US President Joe Biden is briefed by members of the national security team in the Situation Room on Monday Jan 29, 2024 on the latest developments regarding the attack on US service members in northeastern Jordan on Saturday night Jan 27, 2024.

World Watches For US Response To Iran

Tuesday, 01/30/2024

The Biden administration on Monday grappled with the idea of retaliation against Iran and its proxies without escalation of the conflict in the Middle East.

Unconfirmed reports suggested that President Biden would authorize military action in the Middle East early Tuesday local time. But no US strikes were recorded, further angering those in Washington who have been calling on Biden to ‘toughen up’ on Iran for many months –and who believe loss of American life must be avenged.

That is something the administration has promised, of course.

“The president and I will not tolerate attacks on US forces and we will take all necessary actions to defend the US and our troops,” Secretary of Defense Lloyd Austin said Monday, reiterating that “all necessary actions” will be taken.

But “necessary actions” often come with consequences. And it’s those potential consequences, it seems, that the Biden administration finds unpalatable.

“We want to avoid broader escalation,” Secretary of State Antony Blinken said, betraying the prevailing perception within the US government that a substantive attack against Iran would lead to a full-scale war in a region that’s “incredibly volatile” already.

“I would argue that we’ve not seen a situation as dangerous as the one we’re facing now across the region at least since 1973, and arguably even before that,” Blinken said, warning at the same time that the US will respond “strongly” to anyone who attempts to use the crisis to attack American personnel.

Observers noted that just last September, National Security Adviser Jake Sullivan had said that the Middle Eat is "quieter today than it's been in two decades," highlighting what they believe is the administration's lack of a coherent Middle East policy.

For critics, Iran seems to be impervious to warnings from the Biden administration for that reason. After all, the original warning, “don’t, don’t, don’t” was never backed up by action. And later statements, such as “the message has been delivered to Iran” with the airstrikes against Houthis in Yemen turned out to be more of an expression of wish than a pronouncement of fact.

Still, many experts believe that a consequential strike is inevitable this time.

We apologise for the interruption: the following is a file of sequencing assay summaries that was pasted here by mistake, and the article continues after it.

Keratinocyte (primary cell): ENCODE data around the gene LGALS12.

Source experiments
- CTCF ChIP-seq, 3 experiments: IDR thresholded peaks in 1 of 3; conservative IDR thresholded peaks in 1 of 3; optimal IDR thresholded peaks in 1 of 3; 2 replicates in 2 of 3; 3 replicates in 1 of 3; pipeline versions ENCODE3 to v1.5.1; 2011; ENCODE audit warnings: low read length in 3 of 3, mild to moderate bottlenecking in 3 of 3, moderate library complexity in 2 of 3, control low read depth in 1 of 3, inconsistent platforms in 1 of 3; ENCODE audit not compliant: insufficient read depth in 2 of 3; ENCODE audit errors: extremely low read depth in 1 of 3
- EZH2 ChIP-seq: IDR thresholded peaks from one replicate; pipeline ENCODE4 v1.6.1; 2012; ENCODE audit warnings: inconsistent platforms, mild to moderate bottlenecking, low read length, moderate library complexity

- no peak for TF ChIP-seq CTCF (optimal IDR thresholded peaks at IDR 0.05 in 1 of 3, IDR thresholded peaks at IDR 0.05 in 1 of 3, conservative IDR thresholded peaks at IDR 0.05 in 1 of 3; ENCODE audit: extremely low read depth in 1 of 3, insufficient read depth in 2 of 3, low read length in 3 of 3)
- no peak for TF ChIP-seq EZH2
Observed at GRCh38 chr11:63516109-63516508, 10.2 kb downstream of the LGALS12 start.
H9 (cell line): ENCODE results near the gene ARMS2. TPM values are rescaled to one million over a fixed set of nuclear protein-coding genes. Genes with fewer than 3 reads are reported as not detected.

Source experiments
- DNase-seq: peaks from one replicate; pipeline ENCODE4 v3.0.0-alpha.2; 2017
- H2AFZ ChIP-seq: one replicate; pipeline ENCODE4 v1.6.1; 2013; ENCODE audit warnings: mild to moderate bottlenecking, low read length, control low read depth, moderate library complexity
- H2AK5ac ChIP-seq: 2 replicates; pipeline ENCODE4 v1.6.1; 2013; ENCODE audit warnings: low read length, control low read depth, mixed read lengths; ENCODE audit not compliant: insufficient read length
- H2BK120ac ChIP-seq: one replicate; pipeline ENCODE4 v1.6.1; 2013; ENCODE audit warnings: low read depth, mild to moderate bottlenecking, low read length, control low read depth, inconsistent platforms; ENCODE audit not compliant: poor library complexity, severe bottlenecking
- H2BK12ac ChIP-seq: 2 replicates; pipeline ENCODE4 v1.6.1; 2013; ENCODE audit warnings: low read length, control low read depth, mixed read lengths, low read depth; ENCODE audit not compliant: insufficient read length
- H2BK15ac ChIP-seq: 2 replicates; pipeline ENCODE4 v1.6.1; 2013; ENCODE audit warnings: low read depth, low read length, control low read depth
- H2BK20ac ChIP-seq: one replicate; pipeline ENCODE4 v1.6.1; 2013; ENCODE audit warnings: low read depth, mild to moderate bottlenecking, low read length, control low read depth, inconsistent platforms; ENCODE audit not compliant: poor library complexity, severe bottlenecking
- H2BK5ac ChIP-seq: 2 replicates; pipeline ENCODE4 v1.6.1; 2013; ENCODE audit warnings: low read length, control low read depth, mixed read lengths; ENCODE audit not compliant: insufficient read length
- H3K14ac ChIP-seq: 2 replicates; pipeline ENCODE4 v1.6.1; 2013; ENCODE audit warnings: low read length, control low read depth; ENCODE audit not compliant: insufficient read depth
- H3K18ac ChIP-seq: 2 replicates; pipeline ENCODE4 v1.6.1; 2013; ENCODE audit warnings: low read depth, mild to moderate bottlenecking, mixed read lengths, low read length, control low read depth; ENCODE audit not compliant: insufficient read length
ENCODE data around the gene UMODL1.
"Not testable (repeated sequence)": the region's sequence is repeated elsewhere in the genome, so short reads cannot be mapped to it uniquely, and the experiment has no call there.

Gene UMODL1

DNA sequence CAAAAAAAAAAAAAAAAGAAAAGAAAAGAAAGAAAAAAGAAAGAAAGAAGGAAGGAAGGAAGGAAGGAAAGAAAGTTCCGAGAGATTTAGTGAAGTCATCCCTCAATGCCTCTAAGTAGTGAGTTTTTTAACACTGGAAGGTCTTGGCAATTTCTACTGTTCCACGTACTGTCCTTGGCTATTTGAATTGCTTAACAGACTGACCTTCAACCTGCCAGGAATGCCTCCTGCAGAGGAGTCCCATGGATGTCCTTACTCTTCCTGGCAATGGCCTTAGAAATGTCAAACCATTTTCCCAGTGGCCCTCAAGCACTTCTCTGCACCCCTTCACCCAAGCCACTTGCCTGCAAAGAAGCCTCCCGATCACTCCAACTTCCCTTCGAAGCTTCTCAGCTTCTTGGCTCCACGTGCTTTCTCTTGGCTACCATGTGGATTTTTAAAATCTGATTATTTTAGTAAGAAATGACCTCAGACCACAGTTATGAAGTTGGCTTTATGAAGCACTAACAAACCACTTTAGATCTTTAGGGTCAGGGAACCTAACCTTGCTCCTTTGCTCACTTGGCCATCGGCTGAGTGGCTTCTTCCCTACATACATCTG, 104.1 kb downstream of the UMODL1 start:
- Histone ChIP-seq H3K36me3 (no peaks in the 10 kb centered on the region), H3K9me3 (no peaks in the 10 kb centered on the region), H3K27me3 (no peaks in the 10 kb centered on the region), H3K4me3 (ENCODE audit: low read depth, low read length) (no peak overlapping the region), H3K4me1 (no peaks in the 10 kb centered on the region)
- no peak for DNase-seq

With all his worries about regional “peace and stability”, with all his aversion to an oil price hike that would hit American consumers, President Biden may find it all but impossible to enter a presidential race am image of weakness in foreign policy.

Biden’s potential rival in the 2024 elections Nikkie Haley lambasted the incumbent in a Fox News interview Monday, calling for “hitting Iran smart” and “taking away their capabilities” so that no more American soldiers are hurt.

“Joe Biden has been appeasing Iran for too long,” Haley posted on X. “Dictators and thugs only respond to strength.”

More than 40 US troops have been injured in last weekend’s attack, including five with traumatic brain injury. Since October, at least 160 attacks have been recorded against American soldiers in Iraq and Syria since October. Less than ten percent of those attacks have been reciprocated. And it’s precisely due to this imbalance in aggression, Biden critics say, that three soldiers have lost their lives.

“Real leadership requires real action,” said Rep. Mike Rogers, chair of the House Armed Services Committee, in a statement. “Attacks on our servicemembers, allies, and interests will continue until this president shows strong leadership and strikes fear in our enemies.”

President Biden has vowed a strong response to the attacks that he has laid at the door of the regime in Iran. The response, according to secretary Blinken, “could be multi-levelled, come in stages, and be sustained over time.”

Experts have predicted –or suggested– a range of possible retaliatory actions: from Soleimani-style killing of military men to cyber attacks on IRGC command and control, from CIA operations to airstrikes against Iran’s navy or even oil production facilities inside Iran.

Having sensed the danger, perhaps, Iranian officials have disowned last weekend’s attack on the US base in Jordan, claiming that the array of armed groups that the Islamic Republic funds, trains, equips, and calls “Resistance”, act independently and based on their specific agendas and contingencies.

According to ‘hit Iran’ advocates, these groups cannot function –or will drastically diminish– without Iran’s support. And Iran would withdraw its support only if it’s forced to, the argument goes.

More News

News Summary - DC
Hat Trick
IITV News (44) - DC via PCR1
News at a Glance

The Truth is in Your Voice

Send your Videos and Photos to us